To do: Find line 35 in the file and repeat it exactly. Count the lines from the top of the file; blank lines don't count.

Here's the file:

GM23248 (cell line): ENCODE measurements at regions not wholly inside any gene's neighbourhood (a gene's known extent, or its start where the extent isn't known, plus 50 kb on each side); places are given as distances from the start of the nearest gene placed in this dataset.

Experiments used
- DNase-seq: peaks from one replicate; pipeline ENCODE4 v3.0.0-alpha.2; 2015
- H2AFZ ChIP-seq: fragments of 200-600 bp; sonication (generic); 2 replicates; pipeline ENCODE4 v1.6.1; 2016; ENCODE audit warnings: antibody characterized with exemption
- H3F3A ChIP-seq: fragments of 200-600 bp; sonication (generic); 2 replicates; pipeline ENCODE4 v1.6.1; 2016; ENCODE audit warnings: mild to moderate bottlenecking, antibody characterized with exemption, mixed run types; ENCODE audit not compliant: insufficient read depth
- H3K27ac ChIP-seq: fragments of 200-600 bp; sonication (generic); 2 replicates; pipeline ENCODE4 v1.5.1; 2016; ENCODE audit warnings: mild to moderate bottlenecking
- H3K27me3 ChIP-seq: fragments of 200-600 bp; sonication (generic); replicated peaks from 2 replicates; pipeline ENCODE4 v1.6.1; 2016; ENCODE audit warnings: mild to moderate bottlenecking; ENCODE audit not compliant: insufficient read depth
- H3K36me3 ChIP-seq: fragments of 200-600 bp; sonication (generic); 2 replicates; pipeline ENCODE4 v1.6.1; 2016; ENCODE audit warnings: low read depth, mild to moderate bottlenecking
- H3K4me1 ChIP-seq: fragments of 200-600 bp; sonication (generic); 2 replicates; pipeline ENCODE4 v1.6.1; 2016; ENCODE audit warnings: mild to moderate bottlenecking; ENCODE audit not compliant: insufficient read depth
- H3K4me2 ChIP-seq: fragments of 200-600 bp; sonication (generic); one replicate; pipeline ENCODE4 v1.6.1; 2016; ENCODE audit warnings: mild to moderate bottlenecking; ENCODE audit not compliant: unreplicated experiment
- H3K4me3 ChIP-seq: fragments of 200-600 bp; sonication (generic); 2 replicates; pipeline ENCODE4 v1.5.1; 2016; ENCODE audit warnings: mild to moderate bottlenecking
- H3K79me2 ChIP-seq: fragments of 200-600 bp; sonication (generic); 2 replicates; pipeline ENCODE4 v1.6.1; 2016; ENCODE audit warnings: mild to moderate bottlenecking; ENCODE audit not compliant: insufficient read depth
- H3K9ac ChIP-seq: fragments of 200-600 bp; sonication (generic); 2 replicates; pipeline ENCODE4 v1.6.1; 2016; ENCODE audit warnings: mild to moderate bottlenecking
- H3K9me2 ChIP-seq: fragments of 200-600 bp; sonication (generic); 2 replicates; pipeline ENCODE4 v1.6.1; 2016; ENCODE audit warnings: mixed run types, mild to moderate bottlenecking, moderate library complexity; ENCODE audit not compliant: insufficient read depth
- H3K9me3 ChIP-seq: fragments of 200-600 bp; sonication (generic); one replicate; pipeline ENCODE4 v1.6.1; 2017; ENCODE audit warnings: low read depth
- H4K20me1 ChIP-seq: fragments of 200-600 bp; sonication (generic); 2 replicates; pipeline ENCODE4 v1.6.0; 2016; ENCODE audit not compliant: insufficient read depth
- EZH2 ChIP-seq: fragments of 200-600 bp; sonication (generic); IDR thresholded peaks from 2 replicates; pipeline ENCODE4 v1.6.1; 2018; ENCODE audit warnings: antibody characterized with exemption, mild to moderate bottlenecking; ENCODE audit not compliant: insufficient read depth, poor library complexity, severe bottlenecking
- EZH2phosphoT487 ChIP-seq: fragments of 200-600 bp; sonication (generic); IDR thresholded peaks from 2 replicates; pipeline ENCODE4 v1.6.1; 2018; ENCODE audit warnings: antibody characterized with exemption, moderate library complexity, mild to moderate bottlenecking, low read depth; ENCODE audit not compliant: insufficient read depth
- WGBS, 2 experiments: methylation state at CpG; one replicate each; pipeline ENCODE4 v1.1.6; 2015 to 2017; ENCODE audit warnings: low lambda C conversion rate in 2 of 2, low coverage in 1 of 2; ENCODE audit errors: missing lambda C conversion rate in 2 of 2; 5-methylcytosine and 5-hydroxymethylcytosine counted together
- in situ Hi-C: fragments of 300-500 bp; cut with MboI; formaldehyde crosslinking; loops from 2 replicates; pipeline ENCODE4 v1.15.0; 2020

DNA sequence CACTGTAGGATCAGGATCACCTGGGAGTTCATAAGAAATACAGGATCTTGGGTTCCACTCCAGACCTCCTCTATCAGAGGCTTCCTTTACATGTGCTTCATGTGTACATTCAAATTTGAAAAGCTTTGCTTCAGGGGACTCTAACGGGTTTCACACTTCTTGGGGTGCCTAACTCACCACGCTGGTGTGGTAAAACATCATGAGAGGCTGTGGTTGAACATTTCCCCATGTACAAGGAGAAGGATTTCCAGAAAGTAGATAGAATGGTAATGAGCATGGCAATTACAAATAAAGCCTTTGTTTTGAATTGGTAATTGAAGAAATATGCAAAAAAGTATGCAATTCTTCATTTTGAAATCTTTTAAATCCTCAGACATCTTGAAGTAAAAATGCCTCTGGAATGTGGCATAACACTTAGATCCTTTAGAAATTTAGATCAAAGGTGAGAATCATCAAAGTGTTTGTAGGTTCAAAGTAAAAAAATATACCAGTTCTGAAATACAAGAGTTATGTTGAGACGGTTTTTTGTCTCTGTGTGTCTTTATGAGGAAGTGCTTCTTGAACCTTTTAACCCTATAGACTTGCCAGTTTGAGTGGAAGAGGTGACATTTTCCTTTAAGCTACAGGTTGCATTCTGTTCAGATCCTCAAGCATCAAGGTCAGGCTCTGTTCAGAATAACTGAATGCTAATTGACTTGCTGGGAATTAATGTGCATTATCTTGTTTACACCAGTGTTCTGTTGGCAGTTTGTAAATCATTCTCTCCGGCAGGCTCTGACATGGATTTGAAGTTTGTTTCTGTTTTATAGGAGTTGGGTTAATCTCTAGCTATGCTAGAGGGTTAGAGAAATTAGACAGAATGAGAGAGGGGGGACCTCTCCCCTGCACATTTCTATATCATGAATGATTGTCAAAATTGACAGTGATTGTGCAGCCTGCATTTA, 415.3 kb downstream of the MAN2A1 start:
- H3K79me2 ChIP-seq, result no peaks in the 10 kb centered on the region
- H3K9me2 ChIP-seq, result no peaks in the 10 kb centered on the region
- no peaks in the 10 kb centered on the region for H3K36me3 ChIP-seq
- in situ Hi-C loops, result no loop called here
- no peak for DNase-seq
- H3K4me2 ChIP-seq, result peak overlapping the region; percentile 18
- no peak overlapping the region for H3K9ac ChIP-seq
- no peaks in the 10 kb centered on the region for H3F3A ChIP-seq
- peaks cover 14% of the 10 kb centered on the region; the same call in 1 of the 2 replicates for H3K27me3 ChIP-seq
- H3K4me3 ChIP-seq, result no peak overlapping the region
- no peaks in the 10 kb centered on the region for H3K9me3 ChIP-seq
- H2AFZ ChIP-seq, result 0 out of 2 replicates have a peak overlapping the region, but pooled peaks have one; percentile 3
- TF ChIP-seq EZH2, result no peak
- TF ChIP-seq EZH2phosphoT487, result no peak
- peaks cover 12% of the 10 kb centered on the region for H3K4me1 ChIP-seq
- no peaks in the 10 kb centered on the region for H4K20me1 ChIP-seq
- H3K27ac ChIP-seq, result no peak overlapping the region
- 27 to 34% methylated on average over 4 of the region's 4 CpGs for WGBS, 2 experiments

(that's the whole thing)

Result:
- TF ChIP-seq EZH2phosphoT487, result no peak